Fitbit and Other Activity Trackers

Home » Fitbit and Other Activity Trackers
March 09, 2015
Edward Smith



We’ve all seen it.  Maybe we have one on right now.  Activity trackers such as Fitbit and other brands are all the rage.  If you haven’t heard of them they are an activity tracker that is essentially a wearable device that will measure your personal data.

The data these activity trackers measure range from things such as the number of steps taken daily, calories burned, activity duration, activity intensity, sleep patterns and other measurable personal data.  These devices are wireless and will upload the data it has tracked to a website which allows one to chart health and physical fitness progress over a period of time.

This visual method of tracking can be motivational.

A word of caution.  The data that these wireless trackers obtain could possibly be used in the courtroom.  Because the tracker is storing data on you over a long period of time this can possibly be brought up in court to determine how an injury has impacted you.  Some articles already published describe these trackers as a sort of ‘black box’ of the human body.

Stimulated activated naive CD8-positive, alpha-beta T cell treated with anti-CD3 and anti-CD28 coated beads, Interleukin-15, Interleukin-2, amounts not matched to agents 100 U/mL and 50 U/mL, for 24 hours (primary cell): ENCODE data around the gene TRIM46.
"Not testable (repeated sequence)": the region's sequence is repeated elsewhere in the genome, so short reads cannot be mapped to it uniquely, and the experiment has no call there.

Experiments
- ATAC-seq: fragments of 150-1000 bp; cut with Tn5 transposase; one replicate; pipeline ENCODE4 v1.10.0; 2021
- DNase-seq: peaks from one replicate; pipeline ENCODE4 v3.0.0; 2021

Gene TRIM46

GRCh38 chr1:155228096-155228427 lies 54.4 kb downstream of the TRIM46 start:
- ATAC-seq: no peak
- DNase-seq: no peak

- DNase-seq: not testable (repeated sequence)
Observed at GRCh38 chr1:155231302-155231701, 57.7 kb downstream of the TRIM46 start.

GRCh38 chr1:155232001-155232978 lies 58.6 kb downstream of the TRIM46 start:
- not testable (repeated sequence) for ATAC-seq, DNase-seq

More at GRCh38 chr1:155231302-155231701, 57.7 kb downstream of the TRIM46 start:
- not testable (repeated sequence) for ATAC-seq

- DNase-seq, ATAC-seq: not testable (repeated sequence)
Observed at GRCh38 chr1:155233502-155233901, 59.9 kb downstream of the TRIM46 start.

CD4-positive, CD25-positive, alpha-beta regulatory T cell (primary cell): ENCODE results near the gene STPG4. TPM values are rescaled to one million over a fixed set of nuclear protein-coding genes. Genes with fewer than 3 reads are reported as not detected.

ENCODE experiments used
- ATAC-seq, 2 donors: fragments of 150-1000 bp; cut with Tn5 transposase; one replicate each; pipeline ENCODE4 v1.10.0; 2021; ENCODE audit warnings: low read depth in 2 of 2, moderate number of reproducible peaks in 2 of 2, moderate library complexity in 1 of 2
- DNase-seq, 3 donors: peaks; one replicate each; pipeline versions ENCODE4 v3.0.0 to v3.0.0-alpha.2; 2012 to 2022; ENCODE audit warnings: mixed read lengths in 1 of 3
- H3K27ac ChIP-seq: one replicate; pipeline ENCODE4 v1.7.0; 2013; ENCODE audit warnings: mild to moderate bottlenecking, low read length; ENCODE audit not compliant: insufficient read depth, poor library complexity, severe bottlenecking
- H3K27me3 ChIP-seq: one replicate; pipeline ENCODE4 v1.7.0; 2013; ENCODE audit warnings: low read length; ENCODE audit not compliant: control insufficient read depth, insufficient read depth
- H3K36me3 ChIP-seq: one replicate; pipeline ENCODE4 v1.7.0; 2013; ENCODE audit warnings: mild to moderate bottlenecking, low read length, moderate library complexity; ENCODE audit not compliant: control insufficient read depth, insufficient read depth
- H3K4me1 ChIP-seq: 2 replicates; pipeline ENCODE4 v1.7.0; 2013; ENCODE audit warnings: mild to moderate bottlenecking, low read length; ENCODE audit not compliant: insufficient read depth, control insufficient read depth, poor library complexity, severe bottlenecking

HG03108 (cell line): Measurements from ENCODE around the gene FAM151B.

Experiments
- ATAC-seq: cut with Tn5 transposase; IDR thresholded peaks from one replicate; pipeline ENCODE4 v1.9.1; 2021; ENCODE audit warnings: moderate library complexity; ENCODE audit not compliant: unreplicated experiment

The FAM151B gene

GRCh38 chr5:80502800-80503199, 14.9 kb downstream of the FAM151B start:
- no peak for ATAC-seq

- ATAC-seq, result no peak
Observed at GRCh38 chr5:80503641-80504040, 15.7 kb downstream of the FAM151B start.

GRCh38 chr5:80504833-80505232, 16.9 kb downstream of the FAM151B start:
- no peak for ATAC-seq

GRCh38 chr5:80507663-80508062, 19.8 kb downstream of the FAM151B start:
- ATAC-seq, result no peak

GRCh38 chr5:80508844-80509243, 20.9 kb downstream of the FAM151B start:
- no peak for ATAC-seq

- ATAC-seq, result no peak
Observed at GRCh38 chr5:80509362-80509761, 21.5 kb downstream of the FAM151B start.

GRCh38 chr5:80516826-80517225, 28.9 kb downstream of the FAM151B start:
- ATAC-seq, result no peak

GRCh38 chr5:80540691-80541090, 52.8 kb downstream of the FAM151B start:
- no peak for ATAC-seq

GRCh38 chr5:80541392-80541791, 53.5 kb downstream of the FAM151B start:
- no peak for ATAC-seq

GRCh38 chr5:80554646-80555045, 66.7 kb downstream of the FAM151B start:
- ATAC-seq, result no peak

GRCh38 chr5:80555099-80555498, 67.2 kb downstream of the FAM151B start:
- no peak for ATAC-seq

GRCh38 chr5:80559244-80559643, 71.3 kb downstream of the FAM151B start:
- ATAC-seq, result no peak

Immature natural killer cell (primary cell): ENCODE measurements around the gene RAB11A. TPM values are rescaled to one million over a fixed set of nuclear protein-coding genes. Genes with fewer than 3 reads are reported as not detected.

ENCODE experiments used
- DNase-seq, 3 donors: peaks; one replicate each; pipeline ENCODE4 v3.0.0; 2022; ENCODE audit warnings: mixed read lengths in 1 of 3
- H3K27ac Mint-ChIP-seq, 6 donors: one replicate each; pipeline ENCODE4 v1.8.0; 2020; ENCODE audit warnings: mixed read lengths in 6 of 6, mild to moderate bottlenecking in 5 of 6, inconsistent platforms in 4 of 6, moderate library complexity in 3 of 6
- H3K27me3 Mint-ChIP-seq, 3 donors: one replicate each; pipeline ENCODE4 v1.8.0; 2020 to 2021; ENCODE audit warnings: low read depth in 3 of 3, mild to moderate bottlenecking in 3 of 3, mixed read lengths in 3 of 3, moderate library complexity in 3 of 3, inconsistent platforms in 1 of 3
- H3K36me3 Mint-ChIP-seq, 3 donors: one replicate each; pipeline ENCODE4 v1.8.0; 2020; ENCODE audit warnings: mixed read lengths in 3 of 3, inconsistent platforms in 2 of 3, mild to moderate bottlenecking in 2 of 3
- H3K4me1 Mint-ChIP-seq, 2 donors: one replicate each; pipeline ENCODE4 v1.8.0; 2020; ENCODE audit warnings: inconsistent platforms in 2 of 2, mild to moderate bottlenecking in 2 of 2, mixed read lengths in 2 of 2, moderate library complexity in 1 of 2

Near the end of 2014 the first case to include the Fitbit data is being heard.  In this particular case, the injured party  is stating through their lawyer she was a very fit and active woman prior to her injury and that since her injury she can not longer perform in the activities she used to. The plaintiff and plaintiff’s lawyer believe that using the data on this device will confirm the active lifestyle she had prior to her injury versus the lifestyle she now has.

The actual data being used as evidence is this particular case also involves the company, Vivametrica.  Vivametrica, compares the individual data that was uploaded from the person’s body via Fitbit and can compare this to data of the general population.

Consumer watch groups worry of what could happen if this same data could be requested by insurers or prosecutors whose motive are to deny claims or use it for self incriminating evidence. While Fitbit would not just ‘turn over’ such information the possibility exists of court orders being drafted requesting release of such information.

If you use such devices or have a large social media presence, speak with you personal injury lawyer in advance regarding this topic. An experienced personal injury lawyer can advise you and protect your rights.

I’m Ed Smith and you can call me anytime at 916-921-6400 in Sacramento or 800-404-5400.

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Photo Attribution: By Ashstar01 (Own work) [CC BY-SA 3.0 (], via Wikimedia Commons